In a retrieval Question Answering (QA) setting – also called Retrieval Augmented Generation (RAG), we first retrieve relevant information from a collection of texts and then feed it to a large language model (LLM). This can provide a form of long-term memory or domain adaptation for LLMs without the need for resource-intensive fine-tuning processes. In other words, the LLM does not simply guess the best answer based on what it has learned during training. Instead, the model combines newly retrieved information with its pre-existing knowledge to formulate an answer.
The method described not only provides users with the ability to validate the source of information used by the model, but it also reduces the likelihood of the model generating erroneous or unfounded information, known as “model hallucinations.” Furthermore, this approach can give users the capability to interact with a specific set of text data, or corpus, using natural language.
The recent surge in the use of vector databases has played a significant role in this context. Databases such as Pinecone, Weaviate or Chroma have grown in tandem with the rise of LLM-powered chatbots. These technologies have been praised for their efficiency and scalability, transforming how we handle and process large volumes of data. Yet, despite the increased attention directed towards vector database services, a critical aspect of this equation has received less consideration: the information retrieval (IR) approach itself.
This post aims to shed light on semantic search – a powerful component of IR. To clarify, semantic search is a methodology that not only identifies keywords in a user’s search query but also comprehends the context of the query, thereby enhancing the relevancy and precision of search results. We present our approach to constructing a carefully annotated dataset and assessing the effectiveness of multiple semantic search models. We primarily target the assessment of semantic search models’ efficacy on a collection of domain-specific documents. Ultimately, we aspire to discern the optimal approach for extracting the most pertinent information from similar corpuses.
Retrieving information that is relevant to a search query
Information Retrieval (IR) entails finding material (usually documents) of an unstructured nature (usually text) that satisfies an information need from within large collections. Retrieving pertinent information from a large pool of information system resources may either rely on full-text or content-based indexing. This can involve seeking information within a document, looking for the document itself, interpreting database content or identifying metadata that contains relevant information.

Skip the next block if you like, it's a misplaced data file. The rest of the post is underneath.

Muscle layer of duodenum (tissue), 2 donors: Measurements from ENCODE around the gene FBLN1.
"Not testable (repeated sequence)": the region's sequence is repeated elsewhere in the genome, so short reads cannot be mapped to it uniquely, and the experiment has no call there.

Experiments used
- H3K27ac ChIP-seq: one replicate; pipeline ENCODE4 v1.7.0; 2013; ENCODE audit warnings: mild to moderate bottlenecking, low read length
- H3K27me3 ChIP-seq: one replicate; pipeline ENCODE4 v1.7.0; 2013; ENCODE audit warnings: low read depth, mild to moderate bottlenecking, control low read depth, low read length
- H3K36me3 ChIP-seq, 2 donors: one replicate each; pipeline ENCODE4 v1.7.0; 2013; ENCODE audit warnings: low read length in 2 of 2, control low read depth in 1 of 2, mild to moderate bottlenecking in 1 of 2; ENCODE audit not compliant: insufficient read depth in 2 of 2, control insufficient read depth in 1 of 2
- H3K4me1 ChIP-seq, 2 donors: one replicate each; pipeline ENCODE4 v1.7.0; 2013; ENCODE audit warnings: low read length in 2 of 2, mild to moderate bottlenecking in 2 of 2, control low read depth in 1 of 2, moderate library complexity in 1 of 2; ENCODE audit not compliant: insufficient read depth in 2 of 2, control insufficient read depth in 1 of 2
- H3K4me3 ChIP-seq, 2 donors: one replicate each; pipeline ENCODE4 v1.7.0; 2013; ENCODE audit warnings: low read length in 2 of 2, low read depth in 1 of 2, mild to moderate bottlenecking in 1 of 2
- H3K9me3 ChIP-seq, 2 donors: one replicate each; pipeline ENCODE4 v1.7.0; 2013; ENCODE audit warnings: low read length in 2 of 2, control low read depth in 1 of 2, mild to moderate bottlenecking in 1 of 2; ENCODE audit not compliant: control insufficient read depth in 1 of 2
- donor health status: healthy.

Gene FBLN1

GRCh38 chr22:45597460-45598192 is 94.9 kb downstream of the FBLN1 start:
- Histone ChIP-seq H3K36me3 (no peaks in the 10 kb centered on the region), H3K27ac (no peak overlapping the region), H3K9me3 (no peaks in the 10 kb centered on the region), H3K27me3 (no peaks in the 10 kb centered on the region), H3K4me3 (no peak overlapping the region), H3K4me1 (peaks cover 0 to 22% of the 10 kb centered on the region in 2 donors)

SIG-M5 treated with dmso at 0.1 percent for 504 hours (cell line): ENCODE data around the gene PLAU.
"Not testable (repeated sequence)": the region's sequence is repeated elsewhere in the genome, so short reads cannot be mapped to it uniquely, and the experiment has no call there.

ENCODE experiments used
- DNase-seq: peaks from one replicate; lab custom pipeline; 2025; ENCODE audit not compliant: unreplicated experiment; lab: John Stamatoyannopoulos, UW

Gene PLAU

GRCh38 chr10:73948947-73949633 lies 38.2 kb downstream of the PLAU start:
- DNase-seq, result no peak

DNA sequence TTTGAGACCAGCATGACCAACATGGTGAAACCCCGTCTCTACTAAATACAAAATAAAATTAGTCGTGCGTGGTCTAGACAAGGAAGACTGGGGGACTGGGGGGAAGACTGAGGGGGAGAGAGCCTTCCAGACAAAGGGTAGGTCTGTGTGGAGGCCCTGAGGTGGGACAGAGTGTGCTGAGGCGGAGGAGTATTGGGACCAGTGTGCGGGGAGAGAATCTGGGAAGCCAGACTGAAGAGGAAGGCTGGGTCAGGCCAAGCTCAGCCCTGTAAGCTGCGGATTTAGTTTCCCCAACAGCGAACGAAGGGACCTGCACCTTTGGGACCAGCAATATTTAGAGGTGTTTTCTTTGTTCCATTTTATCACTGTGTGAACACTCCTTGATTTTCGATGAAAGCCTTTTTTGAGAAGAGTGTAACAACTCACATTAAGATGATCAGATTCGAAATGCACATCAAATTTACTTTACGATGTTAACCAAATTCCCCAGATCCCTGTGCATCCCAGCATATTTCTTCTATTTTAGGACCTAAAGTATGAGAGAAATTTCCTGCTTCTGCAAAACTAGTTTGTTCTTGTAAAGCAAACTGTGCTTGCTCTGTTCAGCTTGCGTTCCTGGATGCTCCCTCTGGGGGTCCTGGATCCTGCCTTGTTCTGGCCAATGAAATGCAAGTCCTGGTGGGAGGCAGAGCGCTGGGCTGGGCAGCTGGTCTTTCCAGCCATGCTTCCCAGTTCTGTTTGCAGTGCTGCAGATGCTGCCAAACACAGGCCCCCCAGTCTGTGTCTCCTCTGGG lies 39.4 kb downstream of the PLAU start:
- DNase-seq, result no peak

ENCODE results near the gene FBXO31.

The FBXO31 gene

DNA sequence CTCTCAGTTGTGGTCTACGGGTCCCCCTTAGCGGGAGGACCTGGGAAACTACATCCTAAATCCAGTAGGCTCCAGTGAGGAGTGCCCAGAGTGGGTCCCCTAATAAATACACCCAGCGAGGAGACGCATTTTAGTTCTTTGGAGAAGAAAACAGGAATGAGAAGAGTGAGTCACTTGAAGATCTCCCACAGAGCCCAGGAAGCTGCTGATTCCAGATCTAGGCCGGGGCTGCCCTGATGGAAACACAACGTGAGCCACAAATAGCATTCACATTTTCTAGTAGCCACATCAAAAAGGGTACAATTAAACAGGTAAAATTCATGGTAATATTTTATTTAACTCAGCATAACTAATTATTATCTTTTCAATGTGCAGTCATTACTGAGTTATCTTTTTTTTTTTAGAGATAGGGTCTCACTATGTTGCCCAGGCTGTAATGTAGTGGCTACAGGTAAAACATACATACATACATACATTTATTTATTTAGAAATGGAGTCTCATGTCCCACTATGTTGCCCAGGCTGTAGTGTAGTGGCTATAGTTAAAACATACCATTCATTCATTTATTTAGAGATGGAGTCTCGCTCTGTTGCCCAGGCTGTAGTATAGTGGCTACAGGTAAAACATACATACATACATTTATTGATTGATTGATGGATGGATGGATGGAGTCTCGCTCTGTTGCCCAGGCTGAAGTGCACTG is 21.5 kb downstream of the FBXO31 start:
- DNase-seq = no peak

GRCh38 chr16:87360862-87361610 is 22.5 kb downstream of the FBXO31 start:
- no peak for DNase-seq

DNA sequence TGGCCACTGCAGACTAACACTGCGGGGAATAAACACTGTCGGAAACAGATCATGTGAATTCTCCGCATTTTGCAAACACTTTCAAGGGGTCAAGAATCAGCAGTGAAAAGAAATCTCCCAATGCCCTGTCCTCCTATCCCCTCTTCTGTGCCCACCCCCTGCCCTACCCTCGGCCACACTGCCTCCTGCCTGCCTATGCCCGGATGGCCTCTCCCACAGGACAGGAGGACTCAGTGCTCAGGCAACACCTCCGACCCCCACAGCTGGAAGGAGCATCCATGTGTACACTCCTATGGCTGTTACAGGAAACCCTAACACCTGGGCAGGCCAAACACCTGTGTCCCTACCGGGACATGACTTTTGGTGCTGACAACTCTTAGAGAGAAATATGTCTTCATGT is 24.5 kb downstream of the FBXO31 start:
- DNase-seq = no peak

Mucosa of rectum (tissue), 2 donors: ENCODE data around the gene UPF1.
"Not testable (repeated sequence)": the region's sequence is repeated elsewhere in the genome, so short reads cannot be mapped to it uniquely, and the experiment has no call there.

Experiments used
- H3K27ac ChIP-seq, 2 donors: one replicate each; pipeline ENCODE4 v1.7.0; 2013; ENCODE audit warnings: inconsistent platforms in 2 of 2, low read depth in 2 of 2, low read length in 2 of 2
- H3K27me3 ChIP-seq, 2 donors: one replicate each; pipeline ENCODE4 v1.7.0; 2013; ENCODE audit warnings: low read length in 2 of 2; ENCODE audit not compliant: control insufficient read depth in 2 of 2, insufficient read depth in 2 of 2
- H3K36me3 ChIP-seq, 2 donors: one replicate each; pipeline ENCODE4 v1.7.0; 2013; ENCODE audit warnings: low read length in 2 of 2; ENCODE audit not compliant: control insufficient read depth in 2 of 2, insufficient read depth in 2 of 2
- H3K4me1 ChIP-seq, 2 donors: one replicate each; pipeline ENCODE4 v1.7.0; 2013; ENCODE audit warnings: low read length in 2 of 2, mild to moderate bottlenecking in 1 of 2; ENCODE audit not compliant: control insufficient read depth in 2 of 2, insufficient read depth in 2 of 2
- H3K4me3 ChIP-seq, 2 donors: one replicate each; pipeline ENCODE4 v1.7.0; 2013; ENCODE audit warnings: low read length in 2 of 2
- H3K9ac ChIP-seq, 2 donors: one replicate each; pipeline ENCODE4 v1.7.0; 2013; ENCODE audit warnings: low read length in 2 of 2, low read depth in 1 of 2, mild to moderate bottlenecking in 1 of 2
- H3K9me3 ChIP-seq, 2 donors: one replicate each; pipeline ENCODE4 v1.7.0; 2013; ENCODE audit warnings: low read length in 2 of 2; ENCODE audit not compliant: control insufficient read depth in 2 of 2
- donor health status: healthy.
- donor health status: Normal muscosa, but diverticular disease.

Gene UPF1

In this study, we focus on retrieval of textual data. We use the term document as a cover term for text of any length in a given collection, and the query for the user input of any length.
Assessing the performance of a search engine’s results
Regarding evaluation, it is heavily reliant on the nature of the problem at hand. In the context of retrieval QA, we are mostly interested in making sure that the top few results that are fed to the LLM consist of at least one retrieved document containing the answer to the user query, or multiple documents that, when combined, help provide such an answer.
One of the popular IR evaluation metrics that can capture such features is the normalized discounted cumulative gain (
nDCG@K), measured on the top K retrieved documents.
Considering a single query and a sequence of the most relevant documents retrieved, we can calculate the normalized discounted cumulative gain using relevancy score annotations for every query-document pair rel
Discounted Cumulative Gain:
Normalized Discounted Cumulative gain:
k is the relevancy score of the k–th top answer (for example, a score from 0 to 5), and
k is the ideal discounted cumulative gain, meaning the DCG@
k if the retrieved documents were ideally sorted by the search engine.
Semantic search with dense vectors
Sparse (1,2), late-interaction (3) and dense retrieval (4, 5, 6) methods are usually associated with semantic search. These methods focus on finding responses to a search query by understanding the searcher’s intent, the context of the given query and the relationship between words. Such an approach can alleviate the ambiguous nature of search queries and bridge the lexical gap that keyword-based methods are often unable to overcome without heavy text preprocessing. Furthermore, identical search queries could be phrased in diverse ways. Finally, semantic search also considers the relationship between words, which can be crucial to find relevant information.